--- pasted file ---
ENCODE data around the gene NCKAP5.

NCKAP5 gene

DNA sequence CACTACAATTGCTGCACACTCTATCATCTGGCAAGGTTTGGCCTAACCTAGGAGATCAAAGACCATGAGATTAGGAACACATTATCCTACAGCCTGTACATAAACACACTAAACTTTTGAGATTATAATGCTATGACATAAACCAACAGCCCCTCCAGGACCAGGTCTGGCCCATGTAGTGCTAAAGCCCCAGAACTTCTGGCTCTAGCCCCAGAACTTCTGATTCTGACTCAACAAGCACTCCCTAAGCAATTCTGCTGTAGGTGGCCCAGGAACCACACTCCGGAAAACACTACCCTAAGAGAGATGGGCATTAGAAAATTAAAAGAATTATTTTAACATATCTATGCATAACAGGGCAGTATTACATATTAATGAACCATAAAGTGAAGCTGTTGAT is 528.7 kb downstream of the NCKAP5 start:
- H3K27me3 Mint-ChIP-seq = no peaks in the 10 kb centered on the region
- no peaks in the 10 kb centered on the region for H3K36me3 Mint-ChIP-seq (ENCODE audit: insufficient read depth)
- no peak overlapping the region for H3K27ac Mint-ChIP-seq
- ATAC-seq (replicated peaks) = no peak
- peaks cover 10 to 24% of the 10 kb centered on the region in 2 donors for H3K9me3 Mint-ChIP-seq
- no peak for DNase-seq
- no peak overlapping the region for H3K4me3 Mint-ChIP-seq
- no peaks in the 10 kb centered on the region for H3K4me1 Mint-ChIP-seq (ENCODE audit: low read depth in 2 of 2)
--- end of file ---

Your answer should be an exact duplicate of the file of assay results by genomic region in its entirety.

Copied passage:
ENCODE data around the gene NCKAP5.

NCKAP5 gene

DNA sequence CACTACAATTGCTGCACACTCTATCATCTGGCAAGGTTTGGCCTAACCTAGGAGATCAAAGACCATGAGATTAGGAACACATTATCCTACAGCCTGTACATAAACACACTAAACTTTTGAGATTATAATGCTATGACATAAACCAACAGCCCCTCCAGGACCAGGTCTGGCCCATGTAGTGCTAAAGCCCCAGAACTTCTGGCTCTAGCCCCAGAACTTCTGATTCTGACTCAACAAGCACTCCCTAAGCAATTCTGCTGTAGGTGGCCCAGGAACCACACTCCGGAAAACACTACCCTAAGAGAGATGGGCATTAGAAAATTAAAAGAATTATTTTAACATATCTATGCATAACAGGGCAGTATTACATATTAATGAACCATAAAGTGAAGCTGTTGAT is 528.7 kb downstream of the NCKAP5 start:
- H3K27me3 Mint-ChIP-seq = no peaks in the 10 kb centered on the region
- no peaks in the 10 kb centered on the region for H3K36me3 Mint-ChIP-seq (ENCODE audit: insufficient read depth)
- no peak overlapping the region for H3K27ac Mint-ChIP-seq
- ATAC-seq (replicated peaks) = no peak
- peaks cover 10 to 24% of the 10 kb centered on the region in 2 donors for H3K9me3 Mint-ChIP-seq
- no peak for DNase-seq
- no peak overlapping the region for H3K4me3 Mint-ChIP-seq
- no peaks in the 10 kb centered on the region for H3K4me1 Mint-ChIP-seq (ENCODE audit: low read depth in 2 of 2)